We don’t like to talk openly about slavery because it makes everyone uncomfortable. But so much of what is going on in my community has its roots there, and if you don’t know the roots, you can’t know the plant.
Most of slavery was about menial labor of planting, harvesting, tending animals or making things for themselves and their owners. It created a class of labor that white men no longer would work because even the poorest white male wanted to make sure he did not appear to be on the same level as the slave.
Throughout much of America, African-American men were the ditch diggers, grave diggers and garbage men. It was only after slavery ended that opportunities like teaching school or delivering mail in the black side of town appeared, and these jobs (and, of course, the black pastor) were the best occupations we had.
For at least 80 years after slavery, African Americans were not allowed to compete economically with white business. Our greatest attempt at building our own economic base was the Black Wall Street in Tulsa, Okla., which was an extraordinary black business district in the early part of the 1900s. It’s also known in history as the only town bombed from the air with planes, as whites rioted and burned the entire district to the ground two times.
There were many smaller situations all over America, and the few black businesses that did exist understood that they had to look worse than the white man’s business if he wanted to stay in business or it was business they didn’t want.
All of this is a conversation about having the instinct to do the things you need to do for your own survival and why that instinct seems to be natural to every group in America, accept African Americans.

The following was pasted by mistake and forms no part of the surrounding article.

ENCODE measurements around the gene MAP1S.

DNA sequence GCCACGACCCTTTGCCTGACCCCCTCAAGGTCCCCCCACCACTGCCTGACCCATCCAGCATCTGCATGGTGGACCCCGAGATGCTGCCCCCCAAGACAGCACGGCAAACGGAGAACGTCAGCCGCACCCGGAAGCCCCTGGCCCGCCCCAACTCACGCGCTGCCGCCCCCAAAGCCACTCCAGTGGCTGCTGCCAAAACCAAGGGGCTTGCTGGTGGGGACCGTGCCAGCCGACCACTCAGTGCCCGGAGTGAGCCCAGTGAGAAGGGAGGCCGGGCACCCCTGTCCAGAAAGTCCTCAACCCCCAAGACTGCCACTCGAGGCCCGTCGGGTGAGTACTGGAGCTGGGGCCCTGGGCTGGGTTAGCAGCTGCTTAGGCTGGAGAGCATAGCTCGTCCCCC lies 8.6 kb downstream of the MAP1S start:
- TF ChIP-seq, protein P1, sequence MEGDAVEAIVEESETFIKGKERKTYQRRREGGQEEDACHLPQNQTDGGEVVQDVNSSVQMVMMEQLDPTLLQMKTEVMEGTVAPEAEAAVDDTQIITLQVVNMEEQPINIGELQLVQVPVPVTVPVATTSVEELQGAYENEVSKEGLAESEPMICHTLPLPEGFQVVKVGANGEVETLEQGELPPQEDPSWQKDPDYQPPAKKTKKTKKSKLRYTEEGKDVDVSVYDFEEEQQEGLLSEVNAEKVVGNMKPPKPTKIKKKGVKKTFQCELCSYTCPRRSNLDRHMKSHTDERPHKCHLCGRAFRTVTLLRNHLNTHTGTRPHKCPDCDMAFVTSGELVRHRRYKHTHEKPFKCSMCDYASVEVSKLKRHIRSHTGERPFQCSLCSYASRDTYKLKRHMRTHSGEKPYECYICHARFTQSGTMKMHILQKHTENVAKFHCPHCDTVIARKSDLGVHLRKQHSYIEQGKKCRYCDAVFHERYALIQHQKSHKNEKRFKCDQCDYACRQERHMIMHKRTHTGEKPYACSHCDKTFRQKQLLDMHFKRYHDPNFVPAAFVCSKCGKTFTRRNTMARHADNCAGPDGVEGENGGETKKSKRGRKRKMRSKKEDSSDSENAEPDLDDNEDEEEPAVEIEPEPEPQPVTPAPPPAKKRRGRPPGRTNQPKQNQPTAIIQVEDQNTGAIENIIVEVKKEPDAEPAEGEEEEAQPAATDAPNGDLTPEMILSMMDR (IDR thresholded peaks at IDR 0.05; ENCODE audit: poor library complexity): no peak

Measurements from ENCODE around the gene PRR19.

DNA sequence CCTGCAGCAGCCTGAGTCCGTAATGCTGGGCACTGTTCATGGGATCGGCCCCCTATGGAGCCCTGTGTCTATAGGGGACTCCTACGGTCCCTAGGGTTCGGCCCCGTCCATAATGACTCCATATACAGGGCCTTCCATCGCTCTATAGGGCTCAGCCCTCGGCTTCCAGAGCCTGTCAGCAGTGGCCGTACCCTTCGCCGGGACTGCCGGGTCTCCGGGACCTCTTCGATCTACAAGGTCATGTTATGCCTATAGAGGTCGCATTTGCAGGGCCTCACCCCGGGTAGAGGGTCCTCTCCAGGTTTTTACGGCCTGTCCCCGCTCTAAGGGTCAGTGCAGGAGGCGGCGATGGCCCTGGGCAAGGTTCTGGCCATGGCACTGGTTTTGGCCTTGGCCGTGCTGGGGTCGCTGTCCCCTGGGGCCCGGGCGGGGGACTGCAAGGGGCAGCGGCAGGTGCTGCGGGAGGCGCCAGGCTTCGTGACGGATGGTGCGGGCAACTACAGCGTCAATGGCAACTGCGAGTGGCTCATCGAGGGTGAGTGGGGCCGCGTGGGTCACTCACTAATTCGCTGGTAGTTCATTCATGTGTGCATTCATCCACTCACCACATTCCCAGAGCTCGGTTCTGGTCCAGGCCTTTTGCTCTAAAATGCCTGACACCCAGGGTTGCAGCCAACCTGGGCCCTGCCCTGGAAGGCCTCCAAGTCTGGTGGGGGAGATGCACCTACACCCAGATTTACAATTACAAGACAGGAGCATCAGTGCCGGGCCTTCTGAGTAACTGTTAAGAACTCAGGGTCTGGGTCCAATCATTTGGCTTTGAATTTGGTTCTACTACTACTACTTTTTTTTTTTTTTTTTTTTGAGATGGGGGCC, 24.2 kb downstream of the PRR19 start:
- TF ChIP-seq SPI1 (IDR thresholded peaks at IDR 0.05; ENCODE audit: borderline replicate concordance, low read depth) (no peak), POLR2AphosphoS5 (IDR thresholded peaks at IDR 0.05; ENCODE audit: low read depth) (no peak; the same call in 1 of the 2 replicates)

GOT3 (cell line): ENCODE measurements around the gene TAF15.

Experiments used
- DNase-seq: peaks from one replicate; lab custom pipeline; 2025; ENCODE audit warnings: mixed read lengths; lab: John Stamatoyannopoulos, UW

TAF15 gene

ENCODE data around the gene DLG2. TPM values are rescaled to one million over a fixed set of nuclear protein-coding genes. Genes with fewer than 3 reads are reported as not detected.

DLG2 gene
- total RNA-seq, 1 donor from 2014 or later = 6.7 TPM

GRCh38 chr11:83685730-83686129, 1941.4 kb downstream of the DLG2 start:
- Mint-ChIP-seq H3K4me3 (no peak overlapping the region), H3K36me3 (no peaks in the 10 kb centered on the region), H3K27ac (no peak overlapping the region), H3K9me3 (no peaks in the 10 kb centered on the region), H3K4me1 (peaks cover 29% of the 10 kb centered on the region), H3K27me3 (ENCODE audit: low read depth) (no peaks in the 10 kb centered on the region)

We were denied the opportunity to consider our own interest separate from our white owners for 300 years. Like Richard Pryor and others have joked, “When blacks are hungry, we don’t say, ‘I am hungry.’ We say, ‘Boss, we hungry.’”
Those relationships have changed, but the economic and social systems they created were around much longer, and the banking and financial remnants are still very much in place. Without a strong business base, black communities are just places where money passes through us to communities around us. That is why a group of us fought redlining in the ‘80s and ‘90s, where banks used to draw a red line around communities they would not loan in.
Rather than loan in those areas, they were destroyed, by running freeways through them or slowly starved to death economically and, finally, they became impoverished. And then the Weed and Seed program cleaned us out.
I still believe today that integration was not about integrating people; it was about integrating our money back into their system.
We have developed a life so closely linked to white America that any attempt to pull back to do our own thing is seen as a rejection of white people. No other racial group has this problem and faces the resistance we do for self-determination.
The instinct to do for self will not be encouraged in my community until we make demands on the political and social-service system. Those who really benefit from that system now want to label us “freeloaders” and then tell us we need to do for ourselves like everyone else. Yet, when we do, we become a reverse racist for not including whites.
White and black America are joined at the hip and have a relationship that is deep, and how we manage or mismanage it will determine the fate of the United States.
When other nations want to know the health of the United States, they look to our black community to get their answer because we are the only legitimate barometer. We need to talk about what makes us uncomfortable to figure out what will make us better as Americans.
CHARLIE JAMES has been an African-American-community activist for more than 35 years.